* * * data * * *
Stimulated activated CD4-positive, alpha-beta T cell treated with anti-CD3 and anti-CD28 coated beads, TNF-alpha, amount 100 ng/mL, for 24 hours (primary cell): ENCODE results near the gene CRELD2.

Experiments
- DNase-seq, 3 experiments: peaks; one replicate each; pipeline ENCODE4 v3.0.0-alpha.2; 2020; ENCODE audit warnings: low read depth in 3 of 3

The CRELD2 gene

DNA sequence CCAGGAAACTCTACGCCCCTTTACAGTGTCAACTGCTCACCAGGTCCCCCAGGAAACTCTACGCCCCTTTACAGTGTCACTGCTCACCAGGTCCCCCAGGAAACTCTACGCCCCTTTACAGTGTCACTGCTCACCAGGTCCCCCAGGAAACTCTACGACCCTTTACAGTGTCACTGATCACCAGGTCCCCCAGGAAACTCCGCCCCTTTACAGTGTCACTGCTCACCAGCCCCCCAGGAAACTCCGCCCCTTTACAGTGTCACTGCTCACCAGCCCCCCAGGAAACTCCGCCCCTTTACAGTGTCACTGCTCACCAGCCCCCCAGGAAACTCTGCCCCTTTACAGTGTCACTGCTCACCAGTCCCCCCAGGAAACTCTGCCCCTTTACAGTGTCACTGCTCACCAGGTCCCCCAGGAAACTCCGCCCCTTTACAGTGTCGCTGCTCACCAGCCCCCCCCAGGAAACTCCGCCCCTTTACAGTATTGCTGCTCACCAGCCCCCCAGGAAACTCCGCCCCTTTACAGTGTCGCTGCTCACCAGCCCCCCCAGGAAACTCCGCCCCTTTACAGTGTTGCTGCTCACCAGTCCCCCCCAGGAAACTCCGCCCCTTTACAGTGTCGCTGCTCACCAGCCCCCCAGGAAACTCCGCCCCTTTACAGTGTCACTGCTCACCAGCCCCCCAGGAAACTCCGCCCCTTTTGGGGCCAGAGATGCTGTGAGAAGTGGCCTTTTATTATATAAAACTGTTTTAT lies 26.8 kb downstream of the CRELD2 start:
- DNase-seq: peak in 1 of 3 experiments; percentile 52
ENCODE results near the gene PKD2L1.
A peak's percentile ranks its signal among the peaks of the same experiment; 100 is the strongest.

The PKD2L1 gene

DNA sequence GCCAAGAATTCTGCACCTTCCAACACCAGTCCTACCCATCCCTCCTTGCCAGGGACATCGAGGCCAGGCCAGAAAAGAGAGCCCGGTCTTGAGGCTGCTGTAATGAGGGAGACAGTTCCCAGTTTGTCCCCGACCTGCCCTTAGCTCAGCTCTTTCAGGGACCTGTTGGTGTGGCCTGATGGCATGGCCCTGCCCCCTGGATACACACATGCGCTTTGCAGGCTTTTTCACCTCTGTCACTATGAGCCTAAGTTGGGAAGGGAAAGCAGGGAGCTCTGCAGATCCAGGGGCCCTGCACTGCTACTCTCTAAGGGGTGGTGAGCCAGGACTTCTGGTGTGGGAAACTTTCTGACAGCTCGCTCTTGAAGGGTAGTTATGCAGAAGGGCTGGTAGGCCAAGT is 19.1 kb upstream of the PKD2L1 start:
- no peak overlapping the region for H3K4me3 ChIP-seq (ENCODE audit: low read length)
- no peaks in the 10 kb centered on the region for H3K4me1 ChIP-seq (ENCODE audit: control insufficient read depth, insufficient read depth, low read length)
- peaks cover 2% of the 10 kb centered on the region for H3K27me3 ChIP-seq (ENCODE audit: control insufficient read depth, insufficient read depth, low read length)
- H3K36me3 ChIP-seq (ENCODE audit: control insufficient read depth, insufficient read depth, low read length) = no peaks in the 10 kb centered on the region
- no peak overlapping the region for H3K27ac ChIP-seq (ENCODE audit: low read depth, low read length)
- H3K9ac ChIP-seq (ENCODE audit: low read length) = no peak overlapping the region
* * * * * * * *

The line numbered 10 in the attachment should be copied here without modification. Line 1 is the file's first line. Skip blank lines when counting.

DNA sequence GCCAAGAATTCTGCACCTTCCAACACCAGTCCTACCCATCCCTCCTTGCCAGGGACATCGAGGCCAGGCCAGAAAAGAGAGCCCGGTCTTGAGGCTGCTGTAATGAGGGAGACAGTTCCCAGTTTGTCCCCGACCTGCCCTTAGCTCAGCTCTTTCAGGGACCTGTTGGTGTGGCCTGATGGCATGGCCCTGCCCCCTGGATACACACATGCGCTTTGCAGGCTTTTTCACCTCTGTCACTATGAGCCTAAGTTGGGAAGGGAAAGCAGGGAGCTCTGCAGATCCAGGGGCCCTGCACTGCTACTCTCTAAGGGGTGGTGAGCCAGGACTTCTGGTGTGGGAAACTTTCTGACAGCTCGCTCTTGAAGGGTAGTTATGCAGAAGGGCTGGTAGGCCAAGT is 19.1 kb upstream of the PKD2L1 start: